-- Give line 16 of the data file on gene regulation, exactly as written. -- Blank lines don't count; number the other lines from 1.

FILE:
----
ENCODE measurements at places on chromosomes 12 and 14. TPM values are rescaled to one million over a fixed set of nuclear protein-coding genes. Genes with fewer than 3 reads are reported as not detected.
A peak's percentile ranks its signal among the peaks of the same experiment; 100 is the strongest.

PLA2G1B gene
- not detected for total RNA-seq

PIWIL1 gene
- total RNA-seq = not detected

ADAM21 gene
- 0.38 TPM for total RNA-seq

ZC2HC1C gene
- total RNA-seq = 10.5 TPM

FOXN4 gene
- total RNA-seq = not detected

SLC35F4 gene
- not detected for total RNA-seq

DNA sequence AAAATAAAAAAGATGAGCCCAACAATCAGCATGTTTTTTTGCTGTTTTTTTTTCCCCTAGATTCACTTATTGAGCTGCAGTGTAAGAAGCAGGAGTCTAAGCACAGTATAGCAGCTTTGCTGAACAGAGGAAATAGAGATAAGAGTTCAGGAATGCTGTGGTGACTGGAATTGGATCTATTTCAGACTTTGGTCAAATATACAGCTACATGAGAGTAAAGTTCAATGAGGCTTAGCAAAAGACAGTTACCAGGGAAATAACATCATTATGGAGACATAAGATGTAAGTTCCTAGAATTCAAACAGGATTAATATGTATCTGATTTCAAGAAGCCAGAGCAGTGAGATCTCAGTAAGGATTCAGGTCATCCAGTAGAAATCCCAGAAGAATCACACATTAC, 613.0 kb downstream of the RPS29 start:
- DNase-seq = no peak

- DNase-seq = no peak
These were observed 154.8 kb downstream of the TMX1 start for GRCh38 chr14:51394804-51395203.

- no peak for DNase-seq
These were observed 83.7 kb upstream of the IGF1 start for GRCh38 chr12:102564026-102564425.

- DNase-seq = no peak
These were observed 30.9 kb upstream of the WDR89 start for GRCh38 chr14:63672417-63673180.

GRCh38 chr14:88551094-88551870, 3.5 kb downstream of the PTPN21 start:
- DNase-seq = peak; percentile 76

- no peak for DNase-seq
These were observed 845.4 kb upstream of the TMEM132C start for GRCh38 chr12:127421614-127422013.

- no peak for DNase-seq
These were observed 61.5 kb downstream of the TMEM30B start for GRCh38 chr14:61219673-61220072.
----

- DNase-seq = no peak